I see three distinct issues involved here. One is the importance of preserving the "look and feel" of data in its original context. The second is the difficulty of migrating data at those crucial times when data organization must be changed to reflect conceptual changes in software and data organization. The third is the practicality of migrating data as compared with that of making and using emulators. The first two are weaknesses of the migration approach to saving digital data. The third is the weakness of the emulation approach.
On the first point - the "look and feel" issue - there is no doubt that Mr. Rothenberg and others who object to data migration as a preservation strategy are correct. The appearance of data, the way the user interacts with the data, the speed with which processes happen, and much more will change as users move to newer, stronger, faster computers.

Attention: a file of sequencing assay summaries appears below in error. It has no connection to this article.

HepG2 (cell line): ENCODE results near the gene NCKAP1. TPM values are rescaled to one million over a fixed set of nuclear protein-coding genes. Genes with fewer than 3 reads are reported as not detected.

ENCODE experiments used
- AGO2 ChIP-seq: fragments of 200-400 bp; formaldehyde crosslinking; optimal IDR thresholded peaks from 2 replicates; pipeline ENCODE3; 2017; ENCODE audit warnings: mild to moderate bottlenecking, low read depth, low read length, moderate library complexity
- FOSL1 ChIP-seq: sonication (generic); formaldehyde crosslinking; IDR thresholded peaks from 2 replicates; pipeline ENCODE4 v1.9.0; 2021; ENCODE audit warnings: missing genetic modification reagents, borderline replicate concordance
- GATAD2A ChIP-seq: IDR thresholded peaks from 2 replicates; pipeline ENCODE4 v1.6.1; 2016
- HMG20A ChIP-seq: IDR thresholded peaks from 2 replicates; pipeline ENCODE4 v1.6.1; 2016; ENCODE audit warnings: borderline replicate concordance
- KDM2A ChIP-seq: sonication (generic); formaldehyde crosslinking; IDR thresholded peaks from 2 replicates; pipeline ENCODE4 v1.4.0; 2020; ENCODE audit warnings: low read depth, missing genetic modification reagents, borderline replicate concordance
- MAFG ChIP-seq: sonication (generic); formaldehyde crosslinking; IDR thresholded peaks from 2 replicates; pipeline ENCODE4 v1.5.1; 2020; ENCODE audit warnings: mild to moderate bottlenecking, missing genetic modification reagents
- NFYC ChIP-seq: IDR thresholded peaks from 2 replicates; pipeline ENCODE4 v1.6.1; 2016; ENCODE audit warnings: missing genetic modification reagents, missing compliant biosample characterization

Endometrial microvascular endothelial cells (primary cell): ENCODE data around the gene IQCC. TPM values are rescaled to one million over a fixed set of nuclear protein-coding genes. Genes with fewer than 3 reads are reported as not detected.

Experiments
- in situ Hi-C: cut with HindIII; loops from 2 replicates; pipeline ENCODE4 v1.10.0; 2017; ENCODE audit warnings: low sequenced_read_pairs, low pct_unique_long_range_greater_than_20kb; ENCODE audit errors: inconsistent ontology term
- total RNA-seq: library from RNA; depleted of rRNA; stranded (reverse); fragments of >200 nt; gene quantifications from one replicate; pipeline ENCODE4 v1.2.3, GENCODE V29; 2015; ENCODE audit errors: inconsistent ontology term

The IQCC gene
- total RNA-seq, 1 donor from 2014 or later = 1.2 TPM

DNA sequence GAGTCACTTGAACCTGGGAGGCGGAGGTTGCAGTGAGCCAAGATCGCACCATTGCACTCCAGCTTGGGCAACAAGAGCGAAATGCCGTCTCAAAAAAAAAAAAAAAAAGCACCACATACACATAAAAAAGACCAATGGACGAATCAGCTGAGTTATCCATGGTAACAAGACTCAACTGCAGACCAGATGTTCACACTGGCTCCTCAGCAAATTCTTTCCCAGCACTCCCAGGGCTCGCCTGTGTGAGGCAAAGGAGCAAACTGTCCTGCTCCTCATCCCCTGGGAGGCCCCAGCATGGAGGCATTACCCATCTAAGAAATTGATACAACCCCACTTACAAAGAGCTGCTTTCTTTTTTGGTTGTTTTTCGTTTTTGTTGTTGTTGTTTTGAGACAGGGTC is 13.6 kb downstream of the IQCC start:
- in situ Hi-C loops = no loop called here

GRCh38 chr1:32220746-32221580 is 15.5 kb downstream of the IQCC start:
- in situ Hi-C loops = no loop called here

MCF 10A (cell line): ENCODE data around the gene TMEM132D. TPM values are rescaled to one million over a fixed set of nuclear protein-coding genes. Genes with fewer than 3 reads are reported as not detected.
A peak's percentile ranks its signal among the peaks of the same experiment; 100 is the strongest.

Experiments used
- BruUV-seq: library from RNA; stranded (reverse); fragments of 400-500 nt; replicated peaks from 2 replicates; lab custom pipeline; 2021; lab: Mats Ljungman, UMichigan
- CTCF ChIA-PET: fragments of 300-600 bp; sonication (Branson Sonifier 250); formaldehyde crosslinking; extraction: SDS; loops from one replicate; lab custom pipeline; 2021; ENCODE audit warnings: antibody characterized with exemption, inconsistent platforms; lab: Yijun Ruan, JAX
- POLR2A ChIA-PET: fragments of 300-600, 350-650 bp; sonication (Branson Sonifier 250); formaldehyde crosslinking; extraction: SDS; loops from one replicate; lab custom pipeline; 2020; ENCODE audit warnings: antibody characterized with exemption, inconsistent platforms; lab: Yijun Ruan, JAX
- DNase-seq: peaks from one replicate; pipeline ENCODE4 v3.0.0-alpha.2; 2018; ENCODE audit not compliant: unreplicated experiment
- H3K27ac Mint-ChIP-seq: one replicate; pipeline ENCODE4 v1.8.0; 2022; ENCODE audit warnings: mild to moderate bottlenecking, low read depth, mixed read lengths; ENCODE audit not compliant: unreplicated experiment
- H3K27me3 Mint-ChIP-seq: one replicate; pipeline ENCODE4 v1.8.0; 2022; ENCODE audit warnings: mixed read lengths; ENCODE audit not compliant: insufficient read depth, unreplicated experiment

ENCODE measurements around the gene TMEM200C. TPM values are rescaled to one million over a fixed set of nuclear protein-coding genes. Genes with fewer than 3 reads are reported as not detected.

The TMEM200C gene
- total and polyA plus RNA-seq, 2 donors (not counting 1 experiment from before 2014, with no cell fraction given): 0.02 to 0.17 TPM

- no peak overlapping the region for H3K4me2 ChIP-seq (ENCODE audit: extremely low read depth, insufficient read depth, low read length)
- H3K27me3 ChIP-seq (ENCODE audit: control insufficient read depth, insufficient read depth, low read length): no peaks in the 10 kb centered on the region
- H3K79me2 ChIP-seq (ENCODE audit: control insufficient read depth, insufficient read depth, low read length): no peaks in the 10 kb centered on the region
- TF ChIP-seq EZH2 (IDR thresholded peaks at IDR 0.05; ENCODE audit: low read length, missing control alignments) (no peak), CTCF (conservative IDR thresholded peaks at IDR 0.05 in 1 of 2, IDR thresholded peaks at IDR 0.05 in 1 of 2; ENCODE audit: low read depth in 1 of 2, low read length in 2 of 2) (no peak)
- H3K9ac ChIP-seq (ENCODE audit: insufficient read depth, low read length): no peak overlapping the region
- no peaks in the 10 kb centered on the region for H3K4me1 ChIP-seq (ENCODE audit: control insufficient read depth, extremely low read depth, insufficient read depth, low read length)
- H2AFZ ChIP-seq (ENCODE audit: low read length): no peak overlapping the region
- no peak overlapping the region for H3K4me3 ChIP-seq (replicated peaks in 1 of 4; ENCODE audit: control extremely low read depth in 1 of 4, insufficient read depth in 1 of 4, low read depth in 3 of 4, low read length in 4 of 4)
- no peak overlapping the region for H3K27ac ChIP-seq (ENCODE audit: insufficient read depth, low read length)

The importance of this issue may, however, be overstated. Is the data important or is the presentation? It seems to me that in some cases (scholarship generally) the importance should clearly be attached to the information content, not the appearance or performance of the system. In other cases (the arts especially) appearance and performance are crucial. Given the nature of the archival work of interest to the Archaeological Data Archive Project, appearance and performance issues are not critical; data content is. As a result, emulation is not necessary to preserve the "look and feel" of old data. "Look and feel" may be more important in electronic publications, but I believe that preservation of "look and feel" is unnecessary in this area as well (see "Electronic Publication for the Archaeological Data Archive Project" in this issue).